Fibrodysplasia Ossificans Progressiva

Fibrodysplasia ossificans progressiva, otherwise known as FOP, is a genetic defect that is present in fewer than 1 in 2 million people worldwide. Unlike many other genetic defects, FOP is a disabling condition that has no treatment or cure.

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FOP occurs when the tissues and ligaments in a person’s body begin to calcify, eventually turning into bone. The painful process is the only disorder in which one organ system changes into another within the body. Movement is significantly impaired in people with FOP, and it eventually claims the life of anyone who has it.


Congenital insensitivity to pain with anhidrosis (CIPA) is a genetic condition in which the person with the defect has a limited ability — or no ability at all — to feel pain. It’s classified as an autosomal recessive disorder and is passed down from a person’s parents.

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The signs of CIPA start as early as infancy, and because the disorder also prevents sweat glands from functioning properly, infants with the disorder may end up experiencing seizures because of their inability to regulate their body temperatures.

Osteogenesis Imperfecta

Brittle bone disease is a rare genetic disorder that causes the bones in a person’s body to be especially susceptible to breaks, even with very little force applied. The disease can range in severity and can be attributed to problems with collagen production and connective tissue.

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The condition is hereditary. Other symptoms include lung issues, heart issues and blue coloring of the whites of the eyes. The condition might sound familiar — M. Night Shyamalan's character Elijah Price from the films Unbreakable and Glass suffers from the painful condition.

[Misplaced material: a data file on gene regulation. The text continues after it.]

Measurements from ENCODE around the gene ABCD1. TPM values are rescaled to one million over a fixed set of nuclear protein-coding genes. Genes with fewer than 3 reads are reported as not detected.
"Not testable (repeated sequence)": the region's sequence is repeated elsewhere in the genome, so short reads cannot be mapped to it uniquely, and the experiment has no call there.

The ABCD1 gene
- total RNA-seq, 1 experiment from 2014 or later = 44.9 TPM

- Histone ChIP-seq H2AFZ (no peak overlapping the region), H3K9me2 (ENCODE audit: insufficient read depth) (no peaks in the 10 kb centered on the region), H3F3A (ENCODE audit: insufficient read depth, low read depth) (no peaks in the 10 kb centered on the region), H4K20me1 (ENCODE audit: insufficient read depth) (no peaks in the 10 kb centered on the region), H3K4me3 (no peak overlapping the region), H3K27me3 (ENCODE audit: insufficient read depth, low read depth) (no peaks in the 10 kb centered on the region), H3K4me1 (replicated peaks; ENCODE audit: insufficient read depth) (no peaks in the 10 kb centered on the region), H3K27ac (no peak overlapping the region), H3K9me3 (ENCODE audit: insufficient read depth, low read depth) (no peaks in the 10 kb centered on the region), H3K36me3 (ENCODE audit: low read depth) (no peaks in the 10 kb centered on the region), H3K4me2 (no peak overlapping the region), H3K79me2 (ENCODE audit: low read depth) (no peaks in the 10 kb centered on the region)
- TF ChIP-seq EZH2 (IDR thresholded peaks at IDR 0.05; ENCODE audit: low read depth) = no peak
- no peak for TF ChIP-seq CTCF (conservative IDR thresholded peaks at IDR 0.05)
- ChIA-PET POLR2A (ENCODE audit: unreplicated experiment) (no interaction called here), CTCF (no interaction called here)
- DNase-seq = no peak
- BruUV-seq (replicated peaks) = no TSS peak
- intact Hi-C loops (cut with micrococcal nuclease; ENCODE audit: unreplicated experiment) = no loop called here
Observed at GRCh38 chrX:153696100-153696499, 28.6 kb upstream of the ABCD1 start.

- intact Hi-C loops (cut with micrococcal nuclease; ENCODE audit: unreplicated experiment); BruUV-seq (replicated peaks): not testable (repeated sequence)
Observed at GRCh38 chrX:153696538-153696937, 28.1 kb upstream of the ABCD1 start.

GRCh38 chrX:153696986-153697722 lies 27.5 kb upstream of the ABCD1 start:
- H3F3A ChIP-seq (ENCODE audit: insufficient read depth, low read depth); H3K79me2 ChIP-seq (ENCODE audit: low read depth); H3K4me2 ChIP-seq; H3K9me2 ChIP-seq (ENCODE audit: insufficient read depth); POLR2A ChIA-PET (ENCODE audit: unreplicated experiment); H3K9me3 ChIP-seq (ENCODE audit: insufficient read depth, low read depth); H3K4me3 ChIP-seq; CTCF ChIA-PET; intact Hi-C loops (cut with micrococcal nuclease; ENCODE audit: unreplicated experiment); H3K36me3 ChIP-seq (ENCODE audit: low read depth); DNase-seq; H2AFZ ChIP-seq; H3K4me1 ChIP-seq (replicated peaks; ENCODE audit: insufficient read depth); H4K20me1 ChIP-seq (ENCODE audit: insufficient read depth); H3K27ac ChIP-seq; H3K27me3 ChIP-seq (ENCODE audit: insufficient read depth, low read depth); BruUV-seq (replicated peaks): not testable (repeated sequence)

Treacher Collins Syndrome

The autosomal dominant genetic disorder Treacher Collins syndrome, often shortened to TCS, is caused by a new mutation in a person’s genes. This means a person’s parents don’t pass them the gene; however, the condition can be hereditary in rare cases. TSC causes a wide array of physical deformities, often involving the ears, eyes, chin, cheekbones and other parts of the face.

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The condition can be serious and can cause severe health complications, including problems with lung capacity and loss of hearing. The lifespan of those with TSC ranges, but most can live long and healthy lives with facial reconstruction and adaptive aids.


You may know a chimera as a mythological creature or associate the term with animals, but instances of the genetic abnormality do exist in humans. The mutation occurs when certain strands of cells in the body become muddled and blood mixes in the wrong way. It causes a person to carry two different sets of DNA.

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This, in turn, affects the person's development and can contribute to chimera-like attributes. It's not a difficult condition, though, as it doesn't cause much pain or loss of life. The condition can also arise when one fraternal twin dies in the womb and the remaining fetus absorbs it.


Myostatin, otherwise known as "double muscle mutation," is characterized by the presence of double the muscle that a person’s body would normally have. The most notable and known cases are those in small children who are super-strong for their age and expected abilities.

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The super-strength mutation is generally hereditary, and only one parent has to possess the myostatin gene for a child to develop this condition. Some cases have also been reported that are attributed to the myostatin receptors in the body, not the gene. Myostatin is very rare in humans and is usually seen in animals.